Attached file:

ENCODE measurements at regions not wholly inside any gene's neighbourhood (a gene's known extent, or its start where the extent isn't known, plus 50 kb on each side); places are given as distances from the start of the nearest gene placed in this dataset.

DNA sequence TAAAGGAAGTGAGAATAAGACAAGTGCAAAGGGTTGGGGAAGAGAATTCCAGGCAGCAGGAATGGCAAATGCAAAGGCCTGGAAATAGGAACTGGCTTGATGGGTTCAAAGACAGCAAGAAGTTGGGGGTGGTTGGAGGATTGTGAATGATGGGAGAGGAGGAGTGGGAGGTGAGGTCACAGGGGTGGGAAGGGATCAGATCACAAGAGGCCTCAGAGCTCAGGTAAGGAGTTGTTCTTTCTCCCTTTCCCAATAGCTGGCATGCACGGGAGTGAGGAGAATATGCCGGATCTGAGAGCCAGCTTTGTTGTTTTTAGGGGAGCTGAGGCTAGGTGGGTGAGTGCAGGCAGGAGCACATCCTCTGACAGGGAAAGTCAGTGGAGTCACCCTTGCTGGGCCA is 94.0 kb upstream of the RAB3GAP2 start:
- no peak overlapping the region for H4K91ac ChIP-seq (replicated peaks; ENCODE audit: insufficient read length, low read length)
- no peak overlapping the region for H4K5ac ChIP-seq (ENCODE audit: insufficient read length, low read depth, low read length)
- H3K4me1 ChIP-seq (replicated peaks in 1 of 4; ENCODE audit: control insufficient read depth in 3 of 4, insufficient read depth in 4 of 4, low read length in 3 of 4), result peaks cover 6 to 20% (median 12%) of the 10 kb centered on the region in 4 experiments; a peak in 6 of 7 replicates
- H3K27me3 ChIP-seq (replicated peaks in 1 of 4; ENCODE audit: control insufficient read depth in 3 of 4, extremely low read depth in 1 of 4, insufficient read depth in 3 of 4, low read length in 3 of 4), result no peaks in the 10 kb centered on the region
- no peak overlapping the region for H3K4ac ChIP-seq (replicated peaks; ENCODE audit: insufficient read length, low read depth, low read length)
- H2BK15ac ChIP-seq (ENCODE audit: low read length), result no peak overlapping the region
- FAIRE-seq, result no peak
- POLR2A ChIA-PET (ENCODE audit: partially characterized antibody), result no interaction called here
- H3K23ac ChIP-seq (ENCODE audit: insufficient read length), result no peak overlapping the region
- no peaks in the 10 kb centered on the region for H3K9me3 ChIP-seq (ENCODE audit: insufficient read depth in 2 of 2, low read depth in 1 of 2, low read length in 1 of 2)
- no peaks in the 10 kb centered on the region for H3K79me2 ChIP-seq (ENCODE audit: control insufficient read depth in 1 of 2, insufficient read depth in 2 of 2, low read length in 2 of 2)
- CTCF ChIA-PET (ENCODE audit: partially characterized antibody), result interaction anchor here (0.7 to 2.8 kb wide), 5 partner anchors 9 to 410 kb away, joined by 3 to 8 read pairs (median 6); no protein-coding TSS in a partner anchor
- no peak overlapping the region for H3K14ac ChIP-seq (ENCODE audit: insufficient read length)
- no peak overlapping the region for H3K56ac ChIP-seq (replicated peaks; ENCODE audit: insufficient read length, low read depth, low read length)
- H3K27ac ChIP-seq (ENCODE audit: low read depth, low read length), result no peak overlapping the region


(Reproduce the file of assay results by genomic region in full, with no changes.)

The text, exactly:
ENCODE measurements at regions not wholly inside any gene's neighbourhood (a gene's known extent, or its start where the extent isn't known, plus 50 kb on each side); places are given as distances from the start of the nearest gene placed in this dataset.

DNA sequence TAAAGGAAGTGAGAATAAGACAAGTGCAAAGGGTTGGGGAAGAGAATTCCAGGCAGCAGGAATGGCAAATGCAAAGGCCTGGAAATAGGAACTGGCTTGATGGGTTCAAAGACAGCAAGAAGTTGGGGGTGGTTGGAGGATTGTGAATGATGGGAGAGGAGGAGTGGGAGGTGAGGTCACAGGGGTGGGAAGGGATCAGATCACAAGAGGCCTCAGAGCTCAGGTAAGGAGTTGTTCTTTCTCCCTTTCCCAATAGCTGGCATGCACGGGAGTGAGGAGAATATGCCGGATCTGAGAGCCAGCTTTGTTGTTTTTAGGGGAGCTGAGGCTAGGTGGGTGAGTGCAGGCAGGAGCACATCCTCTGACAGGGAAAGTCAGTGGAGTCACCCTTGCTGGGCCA is 94.0 kb upstream of the RAB3GAP2 start:
- no peak overlapping the region for H4K91ac ChIP-seq (replicated peaks; ENCODE audit: insufficient read length, low read length)
- no peak overlapping the region for H4K5ac ChIP-seq (ENCODE audit: insufficient read length, low read depth, low read length)
- H3K4me1 ChIP-seq (replicated peaks in 1 of 4; ENCODE audit: control insufficient read depth in 3 of 4, insufficient read depth in 4 of 4, low read length in 3 of 4), result peaks cover 6 to 20% (median 12%) of the 10 kb centered on the region in 4 experiments; a peak in 6 of 7 replicates
- H3K27me3 ChIP-seq (replicated peaks in 1 of 4; ENCODE audit: control insufficient read depth in 3 of 4, extremely low read depth in 1 of 4, insufficient read depth in 3 of 4, low read length in 3 of 4), result no peaks in the 10 kb centered on the region
- no peak overlapping the region for H3K4ac ChIP-seq (replicated peaks; ENCODE audit: insufficient read length, low read depth, low read length)
- H2BK15ac ChIP-seq (ENCODE audit: low read length), result no peak overlapping the region
- FAIRE-seq, result no peak
- POLR2A ChIA-PET (ENCODE audit: partially characterized antibody), result no interaction called here
- H3K23ac ChIP-seq (ENCODE audit: insufficient read length), result no peak overlapping the region
- no peaks in the 10 kb centered on the region for H3K9me3 ChIP-seq (ENCODE audit: insufficient read depth in 2 of 2, low read depth in 1 of 2, low read length in 1 of 2)
- no peaks in the 10 kb centered on the region for H3K79me2 ChIP-seq (ENCODE audit: control insufficient read depth in 1 of 2, insufficient read depth in 2 of 2, low read length in 2 of 2)
- CTCF ChIA-PET (ENCODE audit: partially characterized antibody), result interaction anchor here (0.7 to 2.8 kb wide), 5 partner anchors 9 to 410 kb away, joined by 3 to 8 read pairs (median 6); no protein-coding TSS in a partner anchor
- no peak overlapping the region for H3K14ac ChIP-seq (ENCODE audit: insufficient read length)
- no peak overlapping the region for H3K56ac ChIP-seq (replicated peaks; ENCODE audit: insufficient read length, low read depth, low read length)
- H3K27ac ChIP-seq (ENCODE audit: low read depth, low read length), result no peak overlapping the region